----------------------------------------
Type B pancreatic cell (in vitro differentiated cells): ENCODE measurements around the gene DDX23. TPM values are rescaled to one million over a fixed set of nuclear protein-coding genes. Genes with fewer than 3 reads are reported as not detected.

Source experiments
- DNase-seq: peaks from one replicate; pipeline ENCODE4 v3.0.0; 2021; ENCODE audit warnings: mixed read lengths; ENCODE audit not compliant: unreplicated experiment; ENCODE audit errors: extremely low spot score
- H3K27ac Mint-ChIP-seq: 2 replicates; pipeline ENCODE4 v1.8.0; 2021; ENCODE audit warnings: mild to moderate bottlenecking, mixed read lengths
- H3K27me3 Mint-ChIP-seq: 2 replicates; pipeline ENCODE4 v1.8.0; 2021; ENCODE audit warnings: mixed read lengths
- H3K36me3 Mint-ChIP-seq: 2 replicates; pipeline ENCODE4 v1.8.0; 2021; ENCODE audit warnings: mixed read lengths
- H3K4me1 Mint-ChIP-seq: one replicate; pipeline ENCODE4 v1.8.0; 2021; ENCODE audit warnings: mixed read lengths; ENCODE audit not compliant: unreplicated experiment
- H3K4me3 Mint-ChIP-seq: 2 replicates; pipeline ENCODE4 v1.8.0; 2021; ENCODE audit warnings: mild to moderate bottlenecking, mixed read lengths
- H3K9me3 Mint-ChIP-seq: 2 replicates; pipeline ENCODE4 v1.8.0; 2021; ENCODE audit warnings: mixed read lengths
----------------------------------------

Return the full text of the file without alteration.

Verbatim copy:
Type B pancreatic cell (in vitro differentiated cells): ENCODE measurements around the gene DDX23. TPM values are rescaled to one million over a fixed set of nuclear protein-coding genes. Genes with fewer than 3 reads are reported as not detected.

Source experiments
- DNase-seq: peaks from one replicate; pipeline ENCODE4 v3.0.0; 2021; ENCODE audit warnings: mixed read lengths; ENCODE audit not compliant: unreplicated experiment; ENCODE audit errors: extremely low spot score
- H3K27ac Mint-ChIP-seq: 2 replicates; pipeline ENCODE4 v1.8.0; 2021; ENCODE audit warnings: mild to moderate bottlenecking, mixed read lengths
- H3K27me3 Mint-ChIP-seq: 2 replicates; pipeline ENCODE4 v1.8.0; 2021; ENCODE audit warnings: mixed read lengths
- H3K36me3 Mint-ChIP-seq: 2 replicates; pipeline ENCODE4 v1.8.0; 2021; ENCODE audit warnings: mixed read lengths
- H3K4me1 Mint-ChIP-seq: one replicate; pipeline ENCODE4 v1.8.0; 2021; ENCODE audit warnings: mixed read lengths; ENCODE audit not compliant: unreplicated experiment
- H3K4me3 Mint-ChIP-seq: 2 replicates; pipeline ENCODE4 v1.8.0; 2021; ENCODE audit warnings: mild to moderate bottlenecking, mixed read lengths
- H3K9me3 Mint-ChIP-seq: 2 replicates; pipeline ENCODE4 v1.8.0; 2021; ENCODE audit warnings: mixed read lengths